header: {
        "pages/home/template/header": {
          initialize: {
            universityPartnerType: university.get('partner_type')
      body: {
        "pages/home/university/universityPage": {
          initialize: {
            university: university

Our region library also keeps track of "dirty models" and is responsible for throwing up a modal alert when the user tries to leave the view that there's unsaved data (similar to how you'd do a window.unload for a traditional website).

You could also use: Marionette.js or Chaplin.


Backbone requires Underscore as a dependency, and since Underscore includes a basic templating library, that's the one you'll see in the Backbone docs. However, we wanted a bit more out of our templating library.

Jade is a whitespace-significant, bracket-less HTML templating library. It's clean to look at because of the lack of brackets and the enforced indenting (like Python and Stylus), but it's best feature (in my opinion) is that it auto-closes HTML tags. I've dealt with too many strange bugs from un-closed tags, and I like that it's one more thing I don't have to worry about when using Jade. Here's an example:

    h1 {#book.get('title')}
    each author in book.get('authors')
        a(href=author.get('url')) {#author.get('name')}
    if book.get('published')
        a.btn.btn-large(href="/buy") Buy now!

You could also use: Handlebars, Mustache, or many other options.

Data Binding

Backbone makes it easy for you to find out when attributes on your Model have changed, via the "changed" event, and to query for all changed attributes since the last save via the changedAttributes method, but it does not officially offer any data ⟺ dom binding. If you are building an app where the user can change the data after it's been rendered, then you will find yourself wanting some sort of data binding to re-render that data when appropriate. We have many parts of Coursera where we need very little data-binding, like our course dashboard and course description pages, but we have other parts which are all data-binding, all-the-time, like our discussion forums and all of our admin editing interfaces.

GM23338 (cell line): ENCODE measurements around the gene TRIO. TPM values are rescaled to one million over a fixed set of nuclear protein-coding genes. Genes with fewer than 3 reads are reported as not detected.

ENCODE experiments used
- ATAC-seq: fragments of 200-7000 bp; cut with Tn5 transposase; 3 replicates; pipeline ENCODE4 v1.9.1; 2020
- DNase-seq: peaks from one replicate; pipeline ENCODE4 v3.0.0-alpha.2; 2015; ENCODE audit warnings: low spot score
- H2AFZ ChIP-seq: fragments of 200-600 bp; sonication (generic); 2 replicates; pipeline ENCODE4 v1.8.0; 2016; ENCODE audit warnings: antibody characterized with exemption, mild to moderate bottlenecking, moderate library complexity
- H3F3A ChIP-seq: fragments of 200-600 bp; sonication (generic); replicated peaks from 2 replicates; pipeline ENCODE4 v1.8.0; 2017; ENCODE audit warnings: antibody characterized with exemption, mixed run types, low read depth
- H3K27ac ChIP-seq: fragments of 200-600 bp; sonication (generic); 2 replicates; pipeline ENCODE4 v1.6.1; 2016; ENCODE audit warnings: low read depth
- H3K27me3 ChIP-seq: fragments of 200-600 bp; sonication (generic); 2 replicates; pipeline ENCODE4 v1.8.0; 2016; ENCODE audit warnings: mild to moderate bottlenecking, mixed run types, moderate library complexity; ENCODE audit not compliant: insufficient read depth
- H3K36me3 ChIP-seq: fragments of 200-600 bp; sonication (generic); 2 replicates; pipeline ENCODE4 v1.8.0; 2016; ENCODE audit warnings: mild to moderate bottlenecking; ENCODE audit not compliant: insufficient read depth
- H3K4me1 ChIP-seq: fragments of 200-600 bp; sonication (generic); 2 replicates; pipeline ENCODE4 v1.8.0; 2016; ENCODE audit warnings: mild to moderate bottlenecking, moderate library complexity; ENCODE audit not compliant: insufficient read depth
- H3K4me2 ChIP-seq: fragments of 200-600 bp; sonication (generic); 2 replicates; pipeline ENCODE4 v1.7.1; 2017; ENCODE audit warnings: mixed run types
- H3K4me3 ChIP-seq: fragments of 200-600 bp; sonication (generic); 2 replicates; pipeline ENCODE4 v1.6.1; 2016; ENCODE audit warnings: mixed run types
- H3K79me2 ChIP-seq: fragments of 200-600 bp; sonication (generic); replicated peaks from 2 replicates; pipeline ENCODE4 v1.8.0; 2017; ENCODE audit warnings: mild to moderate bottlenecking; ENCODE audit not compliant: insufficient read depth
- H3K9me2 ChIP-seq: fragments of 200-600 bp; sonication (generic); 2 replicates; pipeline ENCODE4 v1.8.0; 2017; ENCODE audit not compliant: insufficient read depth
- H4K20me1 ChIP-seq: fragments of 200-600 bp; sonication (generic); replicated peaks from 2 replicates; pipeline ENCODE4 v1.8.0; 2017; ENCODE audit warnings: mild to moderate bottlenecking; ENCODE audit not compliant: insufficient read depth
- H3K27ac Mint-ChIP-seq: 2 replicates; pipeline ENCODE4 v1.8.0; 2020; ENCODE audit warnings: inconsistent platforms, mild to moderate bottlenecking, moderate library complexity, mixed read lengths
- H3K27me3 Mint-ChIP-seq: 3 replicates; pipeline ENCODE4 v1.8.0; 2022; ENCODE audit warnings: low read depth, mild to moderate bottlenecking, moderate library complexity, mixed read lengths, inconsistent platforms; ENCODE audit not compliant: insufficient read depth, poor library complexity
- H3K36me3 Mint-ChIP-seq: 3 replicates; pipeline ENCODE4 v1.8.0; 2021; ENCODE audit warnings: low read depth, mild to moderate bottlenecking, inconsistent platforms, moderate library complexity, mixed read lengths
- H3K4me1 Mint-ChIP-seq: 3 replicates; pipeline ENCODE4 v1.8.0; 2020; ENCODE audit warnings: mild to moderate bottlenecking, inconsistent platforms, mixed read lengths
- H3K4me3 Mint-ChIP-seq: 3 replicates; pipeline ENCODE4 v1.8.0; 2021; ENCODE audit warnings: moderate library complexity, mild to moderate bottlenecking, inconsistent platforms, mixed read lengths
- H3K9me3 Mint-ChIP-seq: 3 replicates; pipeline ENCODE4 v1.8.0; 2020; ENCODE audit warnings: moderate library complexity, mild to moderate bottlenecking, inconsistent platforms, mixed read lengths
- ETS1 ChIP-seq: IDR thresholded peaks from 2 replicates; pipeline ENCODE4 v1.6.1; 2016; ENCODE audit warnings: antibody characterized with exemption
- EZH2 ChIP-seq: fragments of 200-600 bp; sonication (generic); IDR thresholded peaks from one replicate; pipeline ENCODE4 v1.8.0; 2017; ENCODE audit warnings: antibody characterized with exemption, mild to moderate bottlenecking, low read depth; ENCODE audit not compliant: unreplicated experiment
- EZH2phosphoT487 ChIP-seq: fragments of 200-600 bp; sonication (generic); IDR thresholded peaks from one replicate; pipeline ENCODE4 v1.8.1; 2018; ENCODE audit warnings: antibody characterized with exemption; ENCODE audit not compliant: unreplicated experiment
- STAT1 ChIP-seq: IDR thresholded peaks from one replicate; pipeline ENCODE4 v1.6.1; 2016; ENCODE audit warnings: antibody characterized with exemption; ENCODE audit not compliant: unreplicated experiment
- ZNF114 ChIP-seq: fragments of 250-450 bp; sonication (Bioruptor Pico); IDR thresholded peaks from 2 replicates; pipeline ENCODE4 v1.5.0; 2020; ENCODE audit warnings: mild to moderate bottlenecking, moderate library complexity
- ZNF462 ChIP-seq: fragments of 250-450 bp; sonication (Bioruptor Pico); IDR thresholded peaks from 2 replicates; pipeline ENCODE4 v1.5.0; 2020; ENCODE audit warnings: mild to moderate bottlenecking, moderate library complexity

Backbone.stickit is a lightweight data-binding library that we've started to use for a few of our admin interfaces. Here's a simple example from their docs:

Backbone.View.extend({bindings: {
    '#title': 'title',
    '#author': 'authorName'
  },render: function() {
    this.$el.html('<div id="title"/><input id="author">');

We still do custom data-binding for many of our views (using the "changed" event, changedAttributes(), and partial re-rendering), and I like that because it gives me the most control to decide exactly how a view should change, and I don't have to fight against a binding library's assumptions.

You could also use: KnockBack


Backbone offers the Router class and Backbone.History for creating a single-page web app experience, where the URL changes completely and the history is managed via that URL. In some cases, however, I use Backbone to create "widgets" that I can place on existing URLs, and I want to maintain history and back button in those widgets without changing the main URL of the page.

jQuery BBQ is an external non-Backbone specific library for maintaining history in the hash, and as it turns out, it works pretty well with Backbone. You can read my blog post on it for a detailed explanation.

You could also use: Backbone.Widget.